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I would like to give credit where credit is due. Videos are from YouTube and other sources such as NicoNico while Oricon rankings and other information are translated from the Japanese Wikipedia unless noted.

Sunday, August 25, 2019

Shigeru Suzuki -- Sunset Hills Hotel, Side B


Over a week ago, I provided the article "Shigeru Suzuki -- Sunset Hills Hotel, Side A" regarding Suzuki(鈴木茂)getting a bunch of his fellow musicians together to create compilation albums of instrumental music basically with an AOR feeling. "Sunset Hills Hotel" was the first of three such compilations all released in 1987.


Just so that I can finish what I've started, here is my look at Side B of the original LP, beginning with "Transit Airport" by the late Kazuhiko Kato(加藤和彦)at 23:50. Out of all of the tracks on "Sunset Hills", I feel that this is probably the most appropriate as background music for some sort of Japanese comedy-drama. And yep, it isn't particularly my favourite track because of that. The synthesizers come into play here as light and plucky strings and then a steady beat comes into play before some boozy synth-horns stumble their way onto the airport floor. It may indeed describe a fairly harrowing hike through the airport for check-in and luggage pickup midway through a flight.

Following the comical "Transit Airport" is Asami Kado's(門あさ美)more flavourful "Purple Rose Goodbye" at 28:41. Although the liner notes that I saw at Amazon hint that it isn't Kado doing the velvety slow scatting, I did see the name Atsuko Honda(本田淳子), nee Atsuko Souma(相馬淳子), who has also gone by the professional moniker of Rajie, a City Pop veteran. "Purple Rose Goodbye" is downright romantic bar jazz rather than AOR with the piano and sax. I almost felt like putting a $20 bill into the non-existent goblet on the grand piano as I was listening to this! It's so steamy and creamy at the same time...kinda like sampling some melodic chocolate fondue.

Guitarist and singer-songwriter Chuei Yoshikawa(吉川忠英)is a name that I have heard before and it's possible that I may have mentioned him in a few of the articles on "Kayo Kyoku Plus", but this is the first time that he's been put into the Labels because he is responsible for "On The Second Honeymoon" at 33:17. According to Wikipedia, his genres are folk and jazz, but this particular track has more of a gentle bossa nova beat.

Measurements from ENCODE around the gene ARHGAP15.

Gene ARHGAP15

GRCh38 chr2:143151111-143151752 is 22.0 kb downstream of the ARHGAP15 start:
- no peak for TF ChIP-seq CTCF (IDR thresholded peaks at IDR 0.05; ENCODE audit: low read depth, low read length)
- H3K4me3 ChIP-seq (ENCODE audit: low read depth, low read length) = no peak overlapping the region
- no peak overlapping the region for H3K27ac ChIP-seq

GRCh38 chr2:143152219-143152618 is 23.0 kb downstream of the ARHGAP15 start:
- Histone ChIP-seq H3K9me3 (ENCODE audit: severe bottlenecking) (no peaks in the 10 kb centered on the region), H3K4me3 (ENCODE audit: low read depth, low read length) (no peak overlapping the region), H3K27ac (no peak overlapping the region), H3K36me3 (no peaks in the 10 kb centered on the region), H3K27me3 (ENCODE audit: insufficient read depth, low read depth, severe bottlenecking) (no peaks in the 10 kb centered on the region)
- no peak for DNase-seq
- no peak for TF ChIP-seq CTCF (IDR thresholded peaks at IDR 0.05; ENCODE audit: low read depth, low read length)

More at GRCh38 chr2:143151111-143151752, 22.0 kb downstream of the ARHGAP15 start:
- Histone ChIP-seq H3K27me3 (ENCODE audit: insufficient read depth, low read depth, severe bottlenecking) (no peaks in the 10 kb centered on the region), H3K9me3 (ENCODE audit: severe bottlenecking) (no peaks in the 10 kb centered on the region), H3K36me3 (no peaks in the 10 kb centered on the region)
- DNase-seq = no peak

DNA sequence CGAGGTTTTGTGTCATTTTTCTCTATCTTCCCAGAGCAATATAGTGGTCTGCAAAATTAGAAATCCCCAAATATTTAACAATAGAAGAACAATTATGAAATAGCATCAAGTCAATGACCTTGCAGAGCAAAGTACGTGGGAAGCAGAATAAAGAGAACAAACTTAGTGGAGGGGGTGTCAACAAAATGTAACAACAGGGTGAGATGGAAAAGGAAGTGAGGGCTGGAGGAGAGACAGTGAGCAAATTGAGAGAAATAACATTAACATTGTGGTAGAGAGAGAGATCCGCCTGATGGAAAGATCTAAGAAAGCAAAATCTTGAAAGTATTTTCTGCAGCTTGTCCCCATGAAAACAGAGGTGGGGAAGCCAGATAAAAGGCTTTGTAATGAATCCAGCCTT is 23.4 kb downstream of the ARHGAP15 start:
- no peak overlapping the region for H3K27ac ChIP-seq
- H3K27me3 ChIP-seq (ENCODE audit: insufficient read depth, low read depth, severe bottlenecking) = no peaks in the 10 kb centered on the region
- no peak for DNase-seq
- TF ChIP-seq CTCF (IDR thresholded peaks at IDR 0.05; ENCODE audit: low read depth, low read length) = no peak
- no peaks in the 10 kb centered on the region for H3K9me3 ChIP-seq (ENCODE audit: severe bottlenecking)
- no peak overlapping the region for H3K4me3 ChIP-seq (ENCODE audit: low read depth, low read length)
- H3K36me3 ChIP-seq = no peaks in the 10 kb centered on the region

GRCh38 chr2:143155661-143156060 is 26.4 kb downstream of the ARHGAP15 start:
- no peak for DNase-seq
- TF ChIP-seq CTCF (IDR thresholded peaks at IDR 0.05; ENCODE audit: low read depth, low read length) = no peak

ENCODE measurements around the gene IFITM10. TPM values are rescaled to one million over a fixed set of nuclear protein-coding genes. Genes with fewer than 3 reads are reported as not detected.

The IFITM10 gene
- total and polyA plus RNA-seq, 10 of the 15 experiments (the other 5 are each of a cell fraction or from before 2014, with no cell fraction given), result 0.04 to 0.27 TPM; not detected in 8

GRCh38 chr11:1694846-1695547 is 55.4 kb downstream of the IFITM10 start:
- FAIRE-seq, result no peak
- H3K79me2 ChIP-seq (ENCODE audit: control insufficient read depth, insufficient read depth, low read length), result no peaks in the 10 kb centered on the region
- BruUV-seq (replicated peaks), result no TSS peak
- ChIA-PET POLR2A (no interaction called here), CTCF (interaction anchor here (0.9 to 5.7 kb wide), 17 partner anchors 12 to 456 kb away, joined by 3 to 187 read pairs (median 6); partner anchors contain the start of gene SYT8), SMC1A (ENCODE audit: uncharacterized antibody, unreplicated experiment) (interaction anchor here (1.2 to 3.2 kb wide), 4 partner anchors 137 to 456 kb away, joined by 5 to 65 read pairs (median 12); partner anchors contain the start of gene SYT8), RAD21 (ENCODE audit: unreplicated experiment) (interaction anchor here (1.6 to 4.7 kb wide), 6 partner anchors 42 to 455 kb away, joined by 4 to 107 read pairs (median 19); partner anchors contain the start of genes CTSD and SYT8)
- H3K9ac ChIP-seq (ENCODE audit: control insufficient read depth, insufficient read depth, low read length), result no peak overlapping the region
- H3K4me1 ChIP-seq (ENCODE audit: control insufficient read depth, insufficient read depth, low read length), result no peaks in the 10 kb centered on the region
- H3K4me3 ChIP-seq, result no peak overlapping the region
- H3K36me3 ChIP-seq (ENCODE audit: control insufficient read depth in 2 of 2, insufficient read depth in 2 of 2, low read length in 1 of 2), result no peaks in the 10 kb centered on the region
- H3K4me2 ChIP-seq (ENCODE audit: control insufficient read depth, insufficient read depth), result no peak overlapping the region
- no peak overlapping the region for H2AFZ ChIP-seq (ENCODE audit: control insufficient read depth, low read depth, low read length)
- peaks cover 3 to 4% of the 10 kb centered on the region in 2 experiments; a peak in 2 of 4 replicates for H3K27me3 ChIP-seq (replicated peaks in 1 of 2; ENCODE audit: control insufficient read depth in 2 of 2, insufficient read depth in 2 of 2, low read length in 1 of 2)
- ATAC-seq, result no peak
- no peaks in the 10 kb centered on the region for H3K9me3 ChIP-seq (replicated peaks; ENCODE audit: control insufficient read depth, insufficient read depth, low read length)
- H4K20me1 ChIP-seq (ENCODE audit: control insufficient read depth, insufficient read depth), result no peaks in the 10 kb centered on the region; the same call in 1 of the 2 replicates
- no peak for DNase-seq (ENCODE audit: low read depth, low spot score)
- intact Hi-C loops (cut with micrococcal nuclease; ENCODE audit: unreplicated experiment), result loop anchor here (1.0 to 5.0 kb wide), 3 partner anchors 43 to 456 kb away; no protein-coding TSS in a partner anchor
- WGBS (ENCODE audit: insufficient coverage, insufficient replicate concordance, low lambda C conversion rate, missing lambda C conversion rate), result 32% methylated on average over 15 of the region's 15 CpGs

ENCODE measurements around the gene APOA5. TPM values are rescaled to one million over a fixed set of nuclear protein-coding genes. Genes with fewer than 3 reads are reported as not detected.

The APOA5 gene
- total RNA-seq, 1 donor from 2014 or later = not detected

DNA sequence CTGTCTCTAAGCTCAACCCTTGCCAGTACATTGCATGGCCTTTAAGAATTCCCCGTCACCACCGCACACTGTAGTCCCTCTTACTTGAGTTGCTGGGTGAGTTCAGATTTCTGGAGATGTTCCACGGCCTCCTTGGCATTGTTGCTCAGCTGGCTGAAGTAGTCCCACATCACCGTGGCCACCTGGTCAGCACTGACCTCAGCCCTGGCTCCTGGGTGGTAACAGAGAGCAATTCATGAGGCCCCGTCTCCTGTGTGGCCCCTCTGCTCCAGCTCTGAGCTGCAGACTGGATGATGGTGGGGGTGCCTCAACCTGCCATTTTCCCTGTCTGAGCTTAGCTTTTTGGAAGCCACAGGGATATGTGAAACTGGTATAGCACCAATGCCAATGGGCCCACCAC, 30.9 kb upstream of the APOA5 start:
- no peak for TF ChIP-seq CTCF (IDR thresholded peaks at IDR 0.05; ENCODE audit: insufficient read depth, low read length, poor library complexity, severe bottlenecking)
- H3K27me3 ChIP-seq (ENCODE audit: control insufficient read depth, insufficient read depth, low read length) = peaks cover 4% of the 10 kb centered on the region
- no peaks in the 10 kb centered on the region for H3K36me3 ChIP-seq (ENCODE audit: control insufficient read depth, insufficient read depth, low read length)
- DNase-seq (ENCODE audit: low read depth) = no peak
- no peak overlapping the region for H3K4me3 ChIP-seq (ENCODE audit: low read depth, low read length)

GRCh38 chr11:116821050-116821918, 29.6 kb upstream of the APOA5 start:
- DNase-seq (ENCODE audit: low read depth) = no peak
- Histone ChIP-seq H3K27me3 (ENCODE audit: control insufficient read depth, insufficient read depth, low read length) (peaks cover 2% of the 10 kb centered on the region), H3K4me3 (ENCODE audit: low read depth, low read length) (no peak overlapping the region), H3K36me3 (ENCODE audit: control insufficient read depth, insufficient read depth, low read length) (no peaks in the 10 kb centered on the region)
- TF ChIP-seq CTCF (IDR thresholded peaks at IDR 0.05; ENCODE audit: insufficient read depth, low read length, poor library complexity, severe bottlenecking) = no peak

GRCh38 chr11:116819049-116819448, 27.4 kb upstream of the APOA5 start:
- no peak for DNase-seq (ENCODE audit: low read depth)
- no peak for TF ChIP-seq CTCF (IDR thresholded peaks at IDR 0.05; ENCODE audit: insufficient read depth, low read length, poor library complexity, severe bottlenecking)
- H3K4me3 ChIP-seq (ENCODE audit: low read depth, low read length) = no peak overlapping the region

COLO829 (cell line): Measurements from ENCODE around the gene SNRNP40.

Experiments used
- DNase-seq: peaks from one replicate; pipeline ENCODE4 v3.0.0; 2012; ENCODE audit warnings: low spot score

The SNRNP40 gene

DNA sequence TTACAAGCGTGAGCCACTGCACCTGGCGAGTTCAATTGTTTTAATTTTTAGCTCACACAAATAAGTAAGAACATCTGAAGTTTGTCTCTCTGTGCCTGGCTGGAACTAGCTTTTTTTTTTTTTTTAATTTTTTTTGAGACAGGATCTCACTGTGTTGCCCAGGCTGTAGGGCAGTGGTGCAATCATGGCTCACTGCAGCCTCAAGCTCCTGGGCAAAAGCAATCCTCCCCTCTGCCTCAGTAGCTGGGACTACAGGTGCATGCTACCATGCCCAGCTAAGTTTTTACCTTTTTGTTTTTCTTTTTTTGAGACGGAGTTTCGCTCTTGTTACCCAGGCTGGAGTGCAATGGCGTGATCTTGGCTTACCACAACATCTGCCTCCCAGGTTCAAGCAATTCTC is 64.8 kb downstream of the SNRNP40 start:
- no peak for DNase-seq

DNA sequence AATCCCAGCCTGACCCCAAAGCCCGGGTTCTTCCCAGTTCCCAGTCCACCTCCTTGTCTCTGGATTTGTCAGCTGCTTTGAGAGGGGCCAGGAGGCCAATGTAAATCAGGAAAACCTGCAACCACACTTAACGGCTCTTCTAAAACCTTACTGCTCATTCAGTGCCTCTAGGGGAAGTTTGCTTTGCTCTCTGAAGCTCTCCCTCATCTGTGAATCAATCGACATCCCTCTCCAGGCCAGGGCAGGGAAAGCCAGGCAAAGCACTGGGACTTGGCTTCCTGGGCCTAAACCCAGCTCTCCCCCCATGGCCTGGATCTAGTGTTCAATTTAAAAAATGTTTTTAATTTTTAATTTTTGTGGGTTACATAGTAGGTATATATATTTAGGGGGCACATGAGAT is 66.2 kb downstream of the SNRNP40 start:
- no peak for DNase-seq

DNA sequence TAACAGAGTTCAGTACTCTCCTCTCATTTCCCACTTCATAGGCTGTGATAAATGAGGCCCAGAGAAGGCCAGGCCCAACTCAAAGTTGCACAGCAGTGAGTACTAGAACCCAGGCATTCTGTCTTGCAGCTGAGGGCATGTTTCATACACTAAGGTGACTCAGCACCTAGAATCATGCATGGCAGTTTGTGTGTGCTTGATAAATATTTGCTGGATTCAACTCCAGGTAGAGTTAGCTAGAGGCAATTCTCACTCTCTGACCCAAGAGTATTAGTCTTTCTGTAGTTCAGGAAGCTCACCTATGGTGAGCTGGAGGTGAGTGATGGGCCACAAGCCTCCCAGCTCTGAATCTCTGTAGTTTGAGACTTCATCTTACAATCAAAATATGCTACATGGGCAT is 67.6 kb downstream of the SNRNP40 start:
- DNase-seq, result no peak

At 37:21 is Shinichiro Miyagi's(宮城伸一郎)"Long Distance Call" which sounds faintly like "The Rose" and "My Way" in certain parts. Thanks to the synthesizer here, there is something quite 80s dreamy, perhaps even ethno-ambient thanks to the exotic arrangement and the percussion. I started imagining some of those coming-of-age movies from that decade such as "St. Elmo's Fire" and "The Breakfast Club" for some reason as I was listening to this. The titles and composers of all of the tracks at the YouTube page by Rare Japanese Sounds were written in English so I'm not 100% certain, but if it's indeed the right Miyagi, then he was the bassist for the 1970s folk band Tulip(チューリップ).

Finally at 40:40 is the final track, and this time, it's Masataka Matsutoya(松任谷正隆)who created this one. "Her Sunset Smile" is also probably performed by Matsutoya himself as a lonely piano starts things off. I wasn't too crazy about that particular synthesizer flowing in right after although the second synthesizer riff was more acceptable. I remember in an interview long ago that Matsutoya had said that he regretted relying so much on synthesizers for his wife Yumi's(松任谷由実)albums in the late 80s and early 90s, but I gather that he was interested in putting some more experimentation on the musical technology at the time; no harm in that. In any case, "Her Sunset Smile" is the short and sweet epilogue to an eventful day at the surroundings by the Sunset Hills.

As a summary, I think Side B of "Sunset Hills Hotel" mixed in and featured more to the fore a few more different genres than the more straight-ahead AOR Side A. I could be churlish and say that I prefer Side A over Side B, but as I mentioned, "Purple Rose Goodbye" and "On The Second Honeymoon" are also my favourites. Overall, Suzuki's first contribution to his 1987 series would be an album that I would be interested in acquiring on CD later this year, if it's available, and certainly I would be curious about the next two albums.

2 comments:

  1. I really appreciate the work you're doing here. This is a great blog. I don't know how to thank you and also, keep up the good work!

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    1. Thanks very much, rwds. Hopefully, you'll keep on reading.

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